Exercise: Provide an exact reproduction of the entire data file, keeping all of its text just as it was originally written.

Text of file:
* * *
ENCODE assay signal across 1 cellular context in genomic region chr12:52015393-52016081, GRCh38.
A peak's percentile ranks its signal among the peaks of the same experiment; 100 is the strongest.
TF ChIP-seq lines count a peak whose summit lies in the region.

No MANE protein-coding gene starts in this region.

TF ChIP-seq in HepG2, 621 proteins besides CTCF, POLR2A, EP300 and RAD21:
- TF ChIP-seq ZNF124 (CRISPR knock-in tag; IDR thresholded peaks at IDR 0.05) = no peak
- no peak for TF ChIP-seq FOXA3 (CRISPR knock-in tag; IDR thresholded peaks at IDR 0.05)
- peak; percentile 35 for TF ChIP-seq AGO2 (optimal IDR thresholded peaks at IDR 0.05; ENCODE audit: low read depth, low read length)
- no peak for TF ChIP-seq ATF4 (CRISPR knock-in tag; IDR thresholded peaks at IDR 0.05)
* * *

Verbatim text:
ENCODE assay signal across 1 cellular context in genomic region chr12:52015393-52016081, GRCh38.
A peak's percentile ranks its signal among the peaks of the same experiment; 100 is the strongest.
TF ChIP-seq lines count a peak whose summit lies in the region.

No MANE protein-coding gene starts in this region.

TF ChIP-seq in HepG2, 621 proteins besides CTCF, POLR2A, EP300 and RAD21:
- TF ChIP-seq ZNF124 (CRISPR knock-in tag; IDR thresholded peaks at IDR 0.05) = no peak
- no peak for TF ChIP-seq FOXA3 (CRISPR knock-in tag; IDR thresholded peaks at IDR 0.05)
- peak; percentile 35 for TF ChIP-seq AGO2 (optimal IDR thresholded peaks at IDR 0.05; ENCODE audit: low read depth, low read length)
- no peak for TF ChIP-seq ATF4 (CRISPR knock-in tag; IDR thresholded peaks at IDR 0.05)